Patient Privacy

CHIME Fall Forum Interview Series: Todd Rogow, CHCIO, Senior VP & CIO, Healthix

Todd M. Rogow, MPA, CHCIO

Todd M. Rogow, MPA, CHCIO Healthix

Healthix is the largest public health information exchange (HIE) in the nation, serving the most comprehensive range of organizations in New York, from the largest hospital systems to the smallest community health centers and physician practices. Healthix delivers data of more than 16 million patients to participant organizations that include hospitals and health systems, provider practices, behavioral health organizations, long-term and sub-acute care organizations, health plans, other public HIEs, and private HIEs. Todd Rogow, Senior VP & CIO, recently led the organization’s move from an outsourced resource model to an insourced technical team, including the implementation of a robust security program and SOC 2 Audit. In this interview, Todd elaborates on the benefits of building a mission-driven internal team to support the HIE, including improved scalability, nimbleness and responsiveness, but also cost effectiveness and innovation. Todd also shares his perspective on HIE funding models and sustainability, innovative approaches to patient identity and matching, leveraging predictive analytics to drive insight to the point of care, and the responsibility of the HIE in ensuring security and privacy.

CHIME Fall CIO Forum provides valuable education programming, tailored specifically to meet the needs of CIOs and other healthcare IT executives. Justin Campbell, of Galen Healthcare Solutions, had the opportunity to attend this year’s forum and interview CIOs from all over the country. Here is the next interview in the series:

Key Insights

When I joined Healthix two and a half years ago, I observed that we were losing ground because we were getting 11K new potential patient matches every day that required manual review.  With such a high volume, we couldn’t possibly keep up using a manual approach.

Having direct relationships with our vendors – whether they represent an application we leverage, hardware we run, or a service provider we work with – expedites the process of getting results by removing unnecessary overhead.

Insourcing the IT work has allowed us to become experts and facilitated a mission-driven, dedicated team that stays on top of our operations and growth. Being in this unique niche of healthcare IT and health information exchange really makes this approach advantageous.

Of key value to residents of New York is giving them access to their healthcare data. It’s something that we’ve taken steps to deliver through APIs made available to any of our participants that wish to tap into Healthix.  This enables them to make Healthix data available to patients through their own patient portals.

We believe that federal and state funding will continue to be a part of our sustainability model moving forward, although we can’t be sure of funding levels.  We are always exploring other revenue streams.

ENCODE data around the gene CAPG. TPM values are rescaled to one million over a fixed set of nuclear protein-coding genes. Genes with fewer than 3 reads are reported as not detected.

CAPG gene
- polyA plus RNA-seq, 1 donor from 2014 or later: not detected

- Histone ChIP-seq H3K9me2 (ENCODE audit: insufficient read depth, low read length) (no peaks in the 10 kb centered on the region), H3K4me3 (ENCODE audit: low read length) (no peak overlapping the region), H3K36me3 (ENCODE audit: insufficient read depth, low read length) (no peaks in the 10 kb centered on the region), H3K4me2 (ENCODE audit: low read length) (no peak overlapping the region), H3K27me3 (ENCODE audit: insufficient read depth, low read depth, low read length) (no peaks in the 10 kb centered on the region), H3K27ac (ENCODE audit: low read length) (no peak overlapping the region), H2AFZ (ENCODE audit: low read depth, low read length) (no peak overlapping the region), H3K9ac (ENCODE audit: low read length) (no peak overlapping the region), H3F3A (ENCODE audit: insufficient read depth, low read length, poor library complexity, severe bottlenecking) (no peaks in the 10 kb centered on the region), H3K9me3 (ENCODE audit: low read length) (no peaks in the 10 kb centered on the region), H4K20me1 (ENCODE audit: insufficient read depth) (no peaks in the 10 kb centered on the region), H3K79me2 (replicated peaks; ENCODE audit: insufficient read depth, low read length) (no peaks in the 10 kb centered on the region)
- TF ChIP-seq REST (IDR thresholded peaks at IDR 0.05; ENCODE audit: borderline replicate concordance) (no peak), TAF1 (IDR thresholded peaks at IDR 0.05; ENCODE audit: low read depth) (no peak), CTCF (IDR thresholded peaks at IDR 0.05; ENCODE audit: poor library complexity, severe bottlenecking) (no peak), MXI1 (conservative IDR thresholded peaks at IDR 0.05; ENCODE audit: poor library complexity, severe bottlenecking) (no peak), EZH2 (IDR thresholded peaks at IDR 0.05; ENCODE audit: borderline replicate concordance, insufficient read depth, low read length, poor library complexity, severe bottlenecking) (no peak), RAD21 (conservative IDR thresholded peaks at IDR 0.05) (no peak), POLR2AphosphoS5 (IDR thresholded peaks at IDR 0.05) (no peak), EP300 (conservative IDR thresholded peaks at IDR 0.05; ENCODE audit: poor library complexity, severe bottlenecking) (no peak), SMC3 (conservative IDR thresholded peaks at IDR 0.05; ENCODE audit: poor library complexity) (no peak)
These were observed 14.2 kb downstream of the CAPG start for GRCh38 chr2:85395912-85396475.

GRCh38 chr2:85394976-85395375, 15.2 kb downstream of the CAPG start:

As a steward of PHI, Healthix understands that it is critically important to secure the data that we are entrusted to hold.  Technically, we do not own the data; it comes from a variety of participating organizations such as providers, payers, behavioral health, pharmacies, or in some cases Medicaid. It is therefore our obligation to protect it to the highest security standard we can offer.

Campbell: Tell me more about your bio, background, career trajectory, the organizations you’ve worked with, and the technologies they use.

Rogow: I’ve been involved in healthcare information technology for 15 years. I got my start working with electronic health record systems while as a contractor at Northrop Grumman, working for the Department of Defense. I helped to build their unique custom EHR, which was used by DoD, and spent several years enhancing that EHR product, from seeing its client-server application evolve, to helping create its first cloud hosted model. I then moved into the HIE space, spending over 5 years at HealthInfoNet, the statewide HIE for Maine. I was among the first five employees engaged there and saw the organization grow to a staff of 27. I led the redesign of the HIE from a technology perspective. One of the first things we did was to evaluate best-of-breed vendors to design an effective HIE solution for collecting data and providing real-time services to the participants, who are really the customer base.  The participants were comprised of clinicians in Maine’s healthcare community.

HealthInfoNet really shaped me and set me on a good path for what we’re doing here in New York. Going through that rebuilding experience and tackling scalability, having scaled the Maine HIE to be truly statewide, was impactful. In terms of the data we were collecting, the organizations we worked with ranged from behavioral health, with HIV sensitive data, to the common clinical data you would expect from reference labs or from hospitals or private practices.

When I joined Healthix, it was really to redesign the HIE, and begin a program to insource operations. For several years before I joined, the IT department was outsourced. One of the major tasks I was given was to build a team to handle the complexities of this business. We talk about Healthix as the largest public HIE in the nations. We really measure not just for the number of connections or data feeds we have built, but rather the size of the population we serve. At this point, we’re well over 16 million unique identities which contain clinical information. We have a lot of people who come in and out of New York City from all over the state, the country and even the world who may end up in our healthcare system.